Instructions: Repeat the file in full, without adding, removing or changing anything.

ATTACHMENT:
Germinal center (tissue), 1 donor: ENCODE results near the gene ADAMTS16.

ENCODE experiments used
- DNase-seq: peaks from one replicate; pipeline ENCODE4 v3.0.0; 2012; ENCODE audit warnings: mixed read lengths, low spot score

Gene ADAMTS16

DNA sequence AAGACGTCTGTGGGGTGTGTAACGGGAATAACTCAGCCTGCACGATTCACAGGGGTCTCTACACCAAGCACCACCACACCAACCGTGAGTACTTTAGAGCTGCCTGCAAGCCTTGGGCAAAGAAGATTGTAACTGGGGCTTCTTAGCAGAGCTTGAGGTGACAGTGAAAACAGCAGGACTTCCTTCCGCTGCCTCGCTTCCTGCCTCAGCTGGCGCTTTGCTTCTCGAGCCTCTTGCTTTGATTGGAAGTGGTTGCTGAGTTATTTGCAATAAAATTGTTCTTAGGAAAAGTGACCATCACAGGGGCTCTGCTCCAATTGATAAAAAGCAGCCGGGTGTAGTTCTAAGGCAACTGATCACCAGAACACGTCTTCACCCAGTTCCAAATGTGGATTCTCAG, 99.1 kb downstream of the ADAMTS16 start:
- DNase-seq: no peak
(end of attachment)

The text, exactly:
Germinal center (tissue), 1 donor: ENCODE results near the gene ADAMTS16.

ENCODE experiments used
- DNase-seq: peaks from one replicate; pipeline ENCODE4 v3.0.0; 2012; ENCODE audit warnings: mixed read lengths, low spot score

Gene ADAMTS16

DNA sequence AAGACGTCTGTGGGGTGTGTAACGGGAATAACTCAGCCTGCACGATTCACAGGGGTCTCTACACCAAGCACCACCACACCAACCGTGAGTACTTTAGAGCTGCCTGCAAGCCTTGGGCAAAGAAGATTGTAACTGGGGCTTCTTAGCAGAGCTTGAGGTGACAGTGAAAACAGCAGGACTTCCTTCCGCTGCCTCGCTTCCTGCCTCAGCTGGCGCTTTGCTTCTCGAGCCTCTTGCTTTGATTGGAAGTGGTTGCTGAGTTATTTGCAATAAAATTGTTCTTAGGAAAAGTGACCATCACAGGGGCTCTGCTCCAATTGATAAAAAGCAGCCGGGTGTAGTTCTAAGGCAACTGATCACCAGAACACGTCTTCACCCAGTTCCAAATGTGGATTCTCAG, 99.1 kb downstream of the ADAMTS16 start:
- DNase-seq: no peak